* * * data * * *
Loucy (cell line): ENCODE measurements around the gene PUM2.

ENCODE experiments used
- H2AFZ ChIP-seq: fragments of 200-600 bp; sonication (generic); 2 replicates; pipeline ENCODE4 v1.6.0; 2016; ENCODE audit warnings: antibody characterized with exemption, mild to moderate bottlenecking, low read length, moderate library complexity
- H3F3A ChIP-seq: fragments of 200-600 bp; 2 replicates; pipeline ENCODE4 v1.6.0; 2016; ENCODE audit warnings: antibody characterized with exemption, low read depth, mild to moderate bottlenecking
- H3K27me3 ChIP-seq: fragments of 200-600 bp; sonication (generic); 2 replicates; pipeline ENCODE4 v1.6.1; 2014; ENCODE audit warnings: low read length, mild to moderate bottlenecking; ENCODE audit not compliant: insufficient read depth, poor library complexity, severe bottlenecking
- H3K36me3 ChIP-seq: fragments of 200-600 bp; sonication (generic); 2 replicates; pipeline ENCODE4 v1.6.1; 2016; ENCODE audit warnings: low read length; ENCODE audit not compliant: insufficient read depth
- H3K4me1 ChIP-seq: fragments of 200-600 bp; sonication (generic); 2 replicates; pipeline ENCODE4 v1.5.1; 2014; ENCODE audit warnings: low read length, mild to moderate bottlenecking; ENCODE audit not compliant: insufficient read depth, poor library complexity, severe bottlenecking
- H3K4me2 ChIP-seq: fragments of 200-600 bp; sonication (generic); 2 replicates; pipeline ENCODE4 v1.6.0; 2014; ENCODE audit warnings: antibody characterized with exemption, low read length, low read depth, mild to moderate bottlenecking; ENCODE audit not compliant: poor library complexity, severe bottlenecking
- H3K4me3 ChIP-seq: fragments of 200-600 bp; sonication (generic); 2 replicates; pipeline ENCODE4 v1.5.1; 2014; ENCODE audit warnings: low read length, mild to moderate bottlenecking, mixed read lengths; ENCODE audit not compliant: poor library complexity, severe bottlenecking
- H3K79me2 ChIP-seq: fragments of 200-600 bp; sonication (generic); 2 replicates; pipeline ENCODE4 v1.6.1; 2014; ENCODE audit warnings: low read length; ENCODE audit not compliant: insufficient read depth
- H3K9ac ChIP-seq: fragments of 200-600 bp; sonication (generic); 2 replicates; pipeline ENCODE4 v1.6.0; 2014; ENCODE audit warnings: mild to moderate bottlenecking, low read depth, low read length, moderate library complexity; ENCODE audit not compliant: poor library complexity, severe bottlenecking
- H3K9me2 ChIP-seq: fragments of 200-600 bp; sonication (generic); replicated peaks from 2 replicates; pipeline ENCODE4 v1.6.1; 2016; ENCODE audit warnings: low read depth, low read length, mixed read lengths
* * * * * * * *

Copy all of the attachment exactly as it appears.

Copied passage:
Loucy (cell line): ENCODE measurements around the gene PUM2.

ENCODE experiments used
- H2AFZ ChIP-seq: fragments of 200-600 bp; sonication (generic); 2 replicates; pipeline ENCODE4 v1.6.0; 2016; ENCODE audit warnings: antibody characterized with exemption, mild to moderate bottlenecking, low read length, moderate library complexity
- H3F3A ChIP-seq: fragments of 200-600 bp; 2 replicates; pipeline ENCODE4 v1.6.0; 2016; ENCODE audit warnings: antibody characterized with exemption, low read depth, mild to moderate bottlenecking
- H3K27me3 ChIP-seq: fragments of 200-600 bp; sonication (generic); 2 replicates; pipeline ENCODE4 v1.6.1; 2014; ENCODE audit warnings: low read length, mild to moderate bottlenecking; ENCODE audit not compliant: insufficient read depth, poor library complexity, severe bottlenecking
- H3K36me3 ChIP-seq: fragments of 200-600 bp; sonication (generic); 2 replicates; pipeline ENCODE4 v1.6.1; 2016; ENCODE audit warnings: low read length; ENCODE audit not compliant: insufficient read depth
- H3K4me1 ChIP-seq: fragments of 200-600 bp; sonication (generic); 2 replicates; pipeline ENCODE4 v1.5.1; 2014; ENCODE audit warnings: low read length, mild to moderate bottlenecking; ENCODE audit not compliant: insufficient read depth, poor library complexity, severe bottlenecking
- H3K4me2 ChIP-seq: fragments of 200-600 bp; sonication (generic); 2 replicates; pipeline ENCODE4 v1.6.0; 2014; ENCODE audit warnings: antibody characterized with exemption, low read length, low read depth, mild to moderate bottlenecking; ENCODE audit not compliant: poor library complexity, severe bottlenecking
- H3K4me3 ChIP-seq: fragments of 200-600 bp; sonication (generic); 2 replicates; pipeline ENCODE4 v1.5.1; 2014; ENCODE audit warnings: low read length, mild to moderate bottlenecking, mixed read lengths; ENCODE audit not compliant: poor library complexity, severe bottlenecking
- H3K79me2 ChIP-seq: fragments of 200-600 bp; sonication (generic); 2 replicates; pipeline ENCODE4 v1.6.1; 2014; ENCODE audit warnings: low read length; ENCODE audit not compliant: insufficient read depth
- H3K9ac ChIP-seq: fragments of 200-600 bp; sonication (generic); 2 replicates; pipeline ENCODE4 v1.6.0; 2014; ENCODE audit warnings: mild to moderate bottlenecking, low read depth, low read length, moderate library complexity; ENCODE audit not compliant: poor library complexity, severe bottlenecking
- H3K9me2 ChIP-seq: fragments of 200-600 bp; sonication (generic); replicated peaks from 2 replicates; pipeline ENCODE4 v1.6.1; 2016; ENCODE audit warnings: low read depth, low read length, mixed read lengths